One more point on Andrew Sullivan

Sullivan finds it “blindingly obvious” that we don’t have the number of troops in Iraq “needed to keep the peace, to police a country of tens of millions, to seal borders, to gain intelligence and to suppress rioting, looting and disorder.” If that’s our mission then, yes, it’s obvious to me that we don’t have enough troops. Indeed, to “police” the entire country of Iraq might require Vietnam-era troop levels. But if our mission is basically to capture and kill insurgents, train and help build up Iraqi forces, and provide enough security for elections to occur and for the elected government to assume power, then it’s less than clear that our present troop levels are insufficient.
HINDROCKET adds: The reductio on this point was a comment I saw on the horrific photo of three terrorists, taken as they were about to murder two election workers they had dragged from their car, just a day or two ago. A critic of the administration wrote that if there had been soldiers at that intersection, rather than a photographer, the murder wouldn’t have taken place.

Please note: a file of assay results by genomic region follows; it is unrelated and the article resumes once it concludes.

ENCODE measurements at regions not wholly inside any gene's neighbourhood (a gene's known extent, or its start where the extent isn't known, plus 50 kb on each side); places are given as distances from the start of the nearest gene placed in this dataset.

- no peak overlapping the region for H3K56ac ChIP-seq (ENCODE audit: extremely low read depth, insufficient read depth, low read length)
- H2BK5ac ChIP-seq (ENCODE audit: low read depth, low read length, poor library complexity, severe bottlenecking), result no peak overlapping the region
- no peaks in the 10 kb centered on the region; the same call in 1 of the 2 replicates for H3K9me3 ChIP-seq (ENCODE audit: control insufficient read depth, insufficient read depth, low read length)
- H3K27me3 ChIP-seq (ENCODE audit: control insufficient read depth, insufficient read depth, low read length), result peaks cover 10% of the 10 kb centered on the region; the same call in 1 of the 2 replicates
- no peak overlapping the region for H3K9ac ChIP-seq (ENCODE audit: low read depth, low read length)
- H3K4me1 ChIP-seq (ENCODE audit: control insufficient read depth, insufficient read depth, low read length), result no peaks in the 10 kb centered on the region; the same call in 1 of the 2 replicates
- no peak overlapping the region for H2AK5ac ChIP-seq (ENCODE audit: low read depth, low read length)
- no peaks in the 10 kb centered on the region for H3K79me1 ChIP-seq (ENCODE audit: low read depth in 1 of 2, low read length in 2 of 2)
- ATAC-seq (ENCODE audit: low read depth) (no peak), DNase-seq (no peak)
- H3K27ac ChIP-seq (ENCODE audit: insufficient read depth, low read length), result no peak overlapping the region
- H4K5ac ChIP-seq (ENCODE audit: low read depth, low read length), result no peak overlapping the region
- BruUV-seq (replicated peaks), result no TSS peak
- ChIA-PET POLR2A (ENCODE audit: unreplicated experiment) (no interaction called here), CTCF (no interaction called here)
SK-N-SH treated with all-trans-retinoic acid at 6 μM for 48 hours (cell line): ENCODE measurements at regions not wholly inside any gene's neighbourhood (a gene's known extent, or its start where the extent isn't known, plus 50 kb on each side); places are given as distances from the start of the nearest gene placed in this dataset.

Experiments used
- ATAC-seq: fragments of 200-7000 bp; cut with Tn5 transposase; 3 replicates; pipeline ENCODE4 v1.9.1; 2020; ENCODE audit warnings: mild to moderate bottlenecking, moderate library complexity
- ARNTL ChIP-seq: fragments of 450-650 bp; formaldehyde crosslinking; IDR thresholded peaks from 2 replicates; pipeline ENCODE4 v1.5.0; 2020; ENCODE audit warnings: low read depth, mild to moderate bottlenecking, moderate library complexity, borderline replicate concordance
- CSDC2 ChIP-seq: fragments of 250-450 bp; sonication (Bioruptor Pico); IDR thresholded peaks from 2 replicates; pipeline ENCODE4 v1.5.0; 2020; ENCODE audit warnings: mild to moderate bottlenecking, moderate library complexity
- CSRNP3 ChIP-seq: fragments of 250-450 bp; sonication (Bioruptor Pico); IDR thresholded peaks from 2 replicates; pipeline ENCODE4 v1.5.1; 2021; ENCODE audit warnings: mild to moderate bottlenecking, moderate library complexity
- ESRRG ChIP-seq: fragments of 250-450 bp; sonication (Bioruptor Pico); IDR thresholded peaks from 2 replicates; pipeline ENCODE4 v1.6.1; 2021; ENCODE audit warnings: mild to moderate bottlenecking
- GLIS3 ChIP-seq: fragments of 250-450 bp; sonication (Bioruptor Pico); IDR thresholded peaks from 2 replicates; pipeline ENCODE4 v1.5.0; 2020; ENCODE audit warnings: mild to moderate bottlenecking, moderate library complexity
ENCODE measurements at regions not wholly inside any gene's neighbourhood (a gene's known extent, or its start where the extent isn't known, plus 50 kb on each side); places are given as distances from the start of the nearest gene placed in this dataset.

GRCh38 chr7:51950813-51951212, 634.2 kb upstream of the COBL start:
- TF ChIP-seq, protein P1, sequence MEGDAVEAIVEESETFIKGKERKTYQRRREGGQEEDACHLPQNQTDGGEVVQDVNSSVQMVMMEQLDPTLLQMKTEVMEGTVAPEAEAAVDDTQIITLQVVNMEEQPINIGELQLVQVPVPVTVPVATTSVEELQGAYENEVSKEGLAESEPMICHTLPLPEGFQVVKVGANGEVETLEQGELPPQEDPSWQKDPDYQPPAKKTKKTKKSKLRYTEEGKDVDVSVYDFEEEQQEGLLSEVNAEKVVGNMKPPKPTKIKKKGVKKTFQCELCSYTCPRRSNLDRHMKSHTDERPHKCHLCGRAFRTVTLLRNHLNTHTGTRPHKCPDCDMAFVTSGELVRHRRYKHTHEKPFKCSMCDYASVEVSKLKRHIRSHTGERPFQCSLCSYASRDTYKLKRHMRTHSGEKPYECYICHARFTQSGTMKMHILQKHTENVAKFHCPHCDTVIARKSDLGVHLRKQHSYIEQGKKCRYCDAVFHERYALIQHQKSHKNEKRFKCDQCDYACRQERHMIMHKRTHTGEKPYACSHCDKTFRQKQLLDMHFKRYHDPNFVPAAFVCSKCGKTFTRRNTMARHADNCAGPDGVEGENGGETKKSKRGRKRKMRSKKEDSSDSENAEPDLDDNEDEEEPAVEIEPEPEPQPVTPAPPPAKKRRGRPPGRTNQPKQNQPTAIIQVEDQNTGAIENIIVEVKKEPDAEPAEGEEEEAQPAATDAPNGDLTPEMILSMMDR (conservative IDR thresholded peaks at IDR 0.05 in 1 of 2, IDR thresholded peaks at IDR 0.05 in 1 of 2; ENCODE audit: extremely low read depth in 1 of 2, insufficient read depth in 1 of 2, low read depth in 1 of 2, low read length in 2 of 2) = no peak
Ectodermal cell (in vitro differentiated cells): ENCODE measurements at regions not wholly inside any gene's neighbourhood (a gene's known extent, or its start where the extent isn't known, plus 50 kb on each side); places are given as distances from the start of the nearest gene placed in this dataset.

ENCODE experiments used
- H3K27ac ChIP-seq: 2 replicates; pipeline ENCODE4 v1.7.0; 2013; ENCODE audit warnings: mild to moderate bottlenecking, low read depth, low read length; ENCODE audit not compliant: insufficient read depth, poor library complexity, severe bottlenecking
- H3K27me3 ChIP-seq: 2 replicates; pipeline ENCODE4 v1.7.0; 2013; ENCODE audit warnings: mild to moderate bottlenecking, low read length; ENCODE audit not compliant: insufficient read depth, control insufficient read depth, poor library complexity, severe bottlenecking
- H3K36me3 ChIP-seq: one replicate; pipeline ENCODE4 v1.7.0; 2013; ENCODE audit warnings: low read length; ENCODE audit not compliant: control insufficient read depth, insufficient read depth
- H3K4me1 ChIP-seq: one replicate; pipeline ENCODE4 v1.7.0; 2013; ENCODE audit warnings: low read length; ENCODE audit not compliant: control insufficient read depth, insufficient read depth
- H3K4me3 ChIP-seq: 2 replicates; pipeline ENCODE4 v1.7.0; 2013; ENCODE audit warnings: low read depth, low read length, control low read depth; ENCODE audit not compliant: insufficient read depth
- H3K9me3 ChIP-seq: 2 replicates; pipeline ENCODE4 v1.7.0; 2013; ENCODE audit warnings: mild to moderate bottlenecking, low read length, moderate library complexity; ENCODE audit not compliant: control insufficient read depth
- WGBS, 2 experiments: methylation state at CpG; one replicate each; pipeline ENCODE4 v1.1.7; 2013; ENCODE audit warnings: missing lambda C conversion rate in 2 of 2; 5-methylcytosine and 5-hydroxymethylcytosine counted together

Well, sure. Not at that intersection, anyway. But there is no way we can station soldiers on every street corner in Iraq. By that logic, every time a crime is committed in an American city, it proves that there are too few policemen. There is no way to have enough troops in Iraq to prevent all violence. What this shows is not that the administration’s policy is wrong, but rather that it is correct. Defense against terrorists is a losing game. Just as we can’t patrol every street corner in Iraq, we can’t protect every shopping center, bus depot and pizza parlor in the U.S. The only way to deal with terrorists is to go on the offensive, to hunt them down and to kill them where they live. That’s what we have done in Afghanistan, and are doing in Iraq and around the world.

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